I'm sure you are aware this is normal QVS behaviour. QVS will take advantage of caching and it helps the users who login to access the application by positive performance. QVS will do caching until it reaches the Low and the High Set limit. (By default 70% and 90%). The purpose of having hardware resources is to take advantage and QVS does the same. However, it should delete the cache after reaching the threshold which is 90% by default. And generally Server becomes very slow when it reaches the limit and sometimes it will crash and only way to restore the system is by restarting the Server.
If you are having this issue where RAM is not being released then please check the below settings:
1. Allow Only One Copy of Document in Memory (This should be enabled because if you are creating multiple versions of the same document then it will hurt your Ram Usage).
2. Check if there is any Virus scan on the mounted folder and if possible raise an exception for this folder.
3. Use Windows PerfMon and check for the peaks by using Memory, Processor and Cache groups. Add the relevant counters and do some baby sitting with the Server to understand which document/ App is causing the issue.
I hope this helps!
Deepak has some good points. I just wanted to add that the "Document Timeout" setting does not affect cache, at all. Even if that timeout is hit, only the data model portion of the document will unload from memory - all accumilated cache generated by users will still persist, until the document (or a document with similar data) will load into memory again, then the cache will "re-hook" to this document again, and the obsolete portions of it will be flushed. Also; if the working set limits (70/90) is hit, QVS will only flush parts of the cache to get the memory usage below the limit that triggered the purge, not removing all cache for that document.
Many thanks Stefan. That makes sense regarding the "Document Timeout" not affecting the cache. I have some questions for you and please can you clarify them for my understanding...
- What is the algorithm used to flush the cache? Sometime back HIC told me that it uses...A weighted number based on last usage, memory cost (to keep it in cache) and CPU cost (to recalculate it). Is this weighted method still applicable to flush the cache or is it just simple FIFO?
- Do you recommend turning ON "Turbo Boast" setting for extra CPU cycles?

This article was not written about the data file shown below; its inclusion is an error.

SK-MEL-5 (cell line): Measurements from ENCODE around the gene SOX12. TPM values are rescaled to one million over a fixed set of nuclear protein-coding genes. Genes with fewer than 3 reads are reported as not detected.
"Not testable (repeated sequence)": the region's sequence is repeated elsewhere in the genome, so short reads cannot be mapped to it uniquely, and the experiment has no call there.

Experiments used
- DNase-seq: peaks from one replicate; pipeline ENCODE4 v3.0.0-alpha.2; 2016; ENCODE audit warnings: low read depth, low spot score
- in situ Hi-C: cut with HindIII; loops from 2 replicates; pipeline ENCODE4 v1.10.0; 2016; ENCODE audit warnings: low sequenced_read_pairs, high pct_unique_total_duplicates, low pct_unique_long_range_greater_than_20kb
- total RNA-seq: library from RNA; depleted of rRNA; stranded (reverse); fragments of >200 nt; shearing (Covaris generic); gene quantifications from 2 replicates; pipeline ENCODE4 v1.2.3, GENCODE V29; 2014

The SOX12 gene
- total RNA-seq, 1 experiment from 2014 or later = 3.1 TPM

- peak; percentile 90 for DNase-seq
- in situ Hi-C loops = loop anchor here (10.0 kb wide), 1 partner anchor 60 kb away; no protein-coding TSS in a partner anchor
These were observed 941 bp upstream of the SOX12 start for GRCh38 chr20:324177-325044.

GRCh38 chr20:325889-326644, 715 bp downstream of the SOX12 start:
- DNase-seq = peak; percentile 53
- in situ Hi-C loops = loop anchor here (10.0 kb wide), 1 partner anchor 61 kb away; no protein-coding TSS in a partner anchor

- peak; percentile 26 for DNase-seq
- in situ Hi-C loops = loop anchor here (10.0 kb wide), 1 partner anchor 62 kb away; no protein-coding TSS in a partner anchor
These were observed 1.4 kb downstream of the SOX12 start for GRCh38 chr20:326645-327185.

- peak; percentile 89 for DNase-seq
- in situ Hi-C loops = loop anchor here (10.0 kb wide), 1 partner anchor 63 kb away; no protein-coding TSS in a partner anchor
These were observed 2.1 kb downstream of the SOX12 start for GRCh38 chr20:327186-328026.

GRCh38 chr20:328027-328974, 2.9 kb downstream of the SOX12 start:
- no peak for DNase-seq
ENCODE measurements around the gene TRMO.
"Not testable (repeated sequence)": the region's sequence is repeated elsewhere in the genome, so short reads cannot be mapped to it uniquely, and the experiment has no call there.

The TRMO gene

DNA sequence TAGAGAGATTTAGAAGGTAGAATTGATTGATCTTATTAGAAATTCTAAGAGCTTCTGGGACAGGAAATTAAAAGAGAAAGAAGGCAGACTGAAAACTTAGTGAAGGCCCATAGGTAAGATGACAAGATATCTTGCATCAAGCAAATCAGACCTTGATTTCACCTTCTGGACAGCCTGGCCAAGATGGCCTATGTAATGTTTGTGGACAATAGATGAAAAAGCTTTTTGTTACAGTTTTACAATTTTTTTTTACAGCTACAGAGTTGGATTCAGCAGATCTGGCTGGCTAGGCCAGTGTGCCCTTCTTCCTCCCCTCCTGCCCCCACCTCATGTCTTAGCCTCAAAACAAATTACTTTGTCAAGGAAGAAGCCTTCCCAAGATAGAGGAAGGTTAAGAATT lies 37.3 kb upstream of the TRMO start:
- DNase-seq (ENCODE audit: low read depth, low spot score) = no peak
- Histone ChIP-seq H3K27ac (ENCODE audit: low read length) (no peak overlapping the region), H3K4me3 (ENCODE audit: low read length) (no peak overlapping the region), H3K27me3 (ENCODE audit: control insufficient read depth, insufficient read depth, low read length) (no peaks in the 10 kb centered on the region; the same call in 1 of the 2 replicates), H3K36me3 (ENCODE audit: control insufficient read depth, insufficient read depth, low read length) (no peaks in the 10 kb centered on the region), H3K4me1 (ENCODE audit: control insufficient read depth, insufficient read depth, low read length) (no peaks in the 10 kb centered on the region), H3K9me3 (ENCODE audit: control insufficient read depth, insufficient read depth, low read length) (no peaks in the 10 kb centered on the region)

- When reaching memory usage to Working Set High plus, will QVS swap the memory on to disk?
Also, my personal observation is that turning off - Allow Only One Copy of Document in Memory setting is a killer when you have massive size applications. I have instances where RAM is not released at all.
Thanks in advance.
- I can't publish the algorithm used, but HIC is correct - it is based on cost and last usage, primarily. FIFO would not make a good scenario for QVS in that matter.
- I really can't answer that straight up. Some of those settings are very much depending on hardware platform and QlikView version. The boys at Scalability Center can answer that to a much better degree.
- QVS will aim at never paging anything to disk, since that degrades performance by factors of thousands instantly. The working set limits are in place just to prevent that kind of thing happening. That, and to make sure total memory starvation does not occur. However, if memory usage is aggressively increasing to levels beyond the low (or specifically the high) limits, there is no way of preventing the VMM in Windows to not page memory to disk if it deems it neccesary - all memory is virtual, and the VMM is the boss in all things related to it, especially when you get to a point where exhaustion is near.
Regarding the "Allow only one copy of document in memory" - yes. If unchecked, multiple copies of documents will be held in memory, to serve clients that might be using the "old" data. That will increase memory usage.
Hi Deepak, and Hi Stefan,
Thanks for taking the time to reply to my query.
We do have only one document allowed in memory checked, and have exceptions for the mounted folders in our AV software.
I think Stefan has made it clear to me what is happening:
"Even if that timeout is hit, only the data model portion of the document will unload from memory - all accumilated cache generated by users will still persist, until the document (or a document with similar data) will load into memory again, then the cache will "re-hook" to this document again, and the obsolete portions of it will be flushed."
I was not aware of this "re-hook" system; I guess this explains the ever-increasing RAM usage.
Out of interest, we have 96GB of RAM in our server, and the peak usage is about 40 active doc sessions. We have one main document, plus a couple of smaller, less frequently used docs. RAM usage tends to peak at about 80GB (low working set?). From your experience does this sound like a reasonable level of memory to be used by the server? Perhaps it's difficult to judge without knowing more about the specifics of the documents?
I may install another 32GB of RAM, I just wanted to justify the purchase and ensure we don't have any problems.
Thanks again for all your advice.